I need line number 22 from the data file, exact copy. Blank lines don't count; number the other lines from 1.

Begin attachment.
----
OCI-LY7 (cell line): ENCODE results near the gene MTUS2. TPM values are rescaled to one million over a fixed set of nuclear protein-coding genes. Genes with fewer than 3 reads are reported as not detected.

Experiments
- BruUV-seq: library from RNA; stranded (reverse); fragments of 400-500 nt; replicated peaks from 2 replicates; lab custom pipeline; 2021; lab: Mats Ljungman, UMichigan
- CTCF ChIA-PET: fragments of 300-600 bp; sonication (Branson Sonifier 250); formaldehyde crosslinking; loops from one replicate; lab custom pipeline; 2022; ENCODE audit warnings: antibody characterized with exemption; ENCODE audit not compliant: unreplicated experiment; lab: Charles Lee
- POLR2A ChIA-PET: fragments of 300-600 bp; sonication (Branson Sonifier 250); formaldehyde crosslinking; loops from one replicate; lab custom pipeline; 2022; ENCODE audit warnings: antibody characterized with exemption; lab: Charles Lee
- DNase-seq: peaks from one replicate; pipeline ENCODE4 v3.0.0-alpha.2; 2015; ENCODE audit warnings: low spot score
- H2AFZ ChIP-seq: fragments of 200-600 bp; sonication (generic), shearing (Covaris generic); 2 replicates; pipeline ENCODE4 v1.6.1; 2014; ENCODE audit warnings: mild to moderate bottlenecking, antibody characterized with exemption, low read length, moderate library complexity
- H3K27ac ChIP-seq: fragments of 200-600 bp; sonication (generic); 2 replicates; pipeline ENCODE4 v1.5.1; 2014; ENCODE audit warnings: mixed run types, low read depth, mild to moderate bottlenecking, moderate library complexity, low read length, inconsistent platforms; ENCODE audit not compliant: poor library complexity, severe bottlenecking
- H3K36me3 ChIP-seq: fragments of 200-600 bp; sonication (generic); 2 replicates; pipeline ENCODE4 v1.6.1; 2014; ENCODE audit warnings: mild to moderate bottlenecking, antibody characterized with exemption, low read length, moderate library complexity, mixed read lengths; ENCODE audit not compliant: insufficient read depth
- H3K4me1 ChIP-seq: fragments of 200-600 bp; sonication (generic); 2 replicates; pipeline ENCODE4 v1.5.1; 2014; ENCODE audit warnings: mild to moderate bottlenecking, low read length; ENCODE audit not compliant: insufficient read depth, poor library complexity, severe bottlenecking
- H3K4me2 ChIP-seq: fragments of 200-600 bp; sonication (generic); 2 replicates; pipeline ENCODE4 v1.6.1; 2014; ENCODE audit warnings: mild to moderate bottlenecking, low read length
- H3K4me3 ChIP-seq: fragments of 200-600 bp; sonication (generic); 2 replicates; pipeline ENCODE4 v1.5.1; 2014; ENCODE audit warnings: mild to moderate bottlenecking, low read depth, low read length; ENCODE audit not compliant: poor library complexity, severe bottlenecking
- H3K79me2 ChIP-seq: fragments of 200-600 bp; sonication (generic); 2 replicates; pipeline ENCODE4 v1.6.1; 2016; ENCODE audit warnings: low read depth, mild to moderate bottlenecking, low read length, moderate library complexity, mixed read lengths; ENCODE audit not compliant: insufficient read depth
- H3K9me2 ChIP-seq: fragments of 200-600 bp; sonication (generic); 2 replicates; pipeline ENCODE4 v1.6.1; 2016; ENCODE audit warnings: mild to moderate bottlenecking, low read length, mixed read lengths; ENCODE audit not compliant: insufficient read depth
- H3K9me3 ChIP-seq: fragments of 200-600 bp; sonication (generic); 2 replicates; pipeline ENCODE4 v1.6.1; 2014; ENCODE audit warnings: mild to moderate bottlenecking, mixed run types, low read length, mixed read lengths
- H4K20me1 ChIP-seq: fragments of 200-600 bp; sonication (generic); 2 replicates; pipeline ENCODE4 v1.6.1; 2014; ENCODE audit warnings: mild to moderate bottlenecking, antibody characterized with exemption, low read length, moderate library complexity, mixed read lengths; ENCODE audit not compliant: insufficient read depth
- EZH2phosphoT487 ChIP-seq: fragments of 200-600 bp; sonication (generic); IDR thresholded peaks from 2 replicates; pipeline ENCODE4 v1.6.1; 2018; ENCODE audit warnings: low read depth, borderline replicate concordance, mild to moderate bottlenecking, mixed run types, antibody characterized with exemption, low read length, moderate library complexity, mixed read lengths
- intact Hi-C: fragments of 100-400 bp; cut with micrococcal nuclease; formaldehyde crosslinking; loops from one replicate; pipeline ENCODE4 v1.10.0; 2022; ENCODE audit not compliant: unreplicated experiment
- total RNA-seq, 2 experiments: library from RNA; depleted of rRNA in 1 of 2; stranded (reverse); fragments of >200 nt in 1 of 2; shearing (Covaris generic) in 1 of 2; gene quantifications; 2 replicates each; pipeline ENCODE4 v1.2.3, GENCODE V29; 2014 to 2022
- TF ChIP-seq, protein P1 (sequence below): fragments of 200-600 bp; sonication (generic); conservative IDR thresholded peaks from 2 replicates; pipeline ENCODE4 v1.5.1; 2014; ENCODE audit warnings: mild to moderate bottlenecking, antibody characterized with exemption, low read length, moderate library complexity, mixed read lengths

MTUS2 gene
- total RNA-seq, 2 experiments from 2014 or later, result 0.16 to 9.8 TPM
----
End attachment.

- total RNA-seq, 2 experiments from 2014 or later, result 0.16 to 9.8 TPM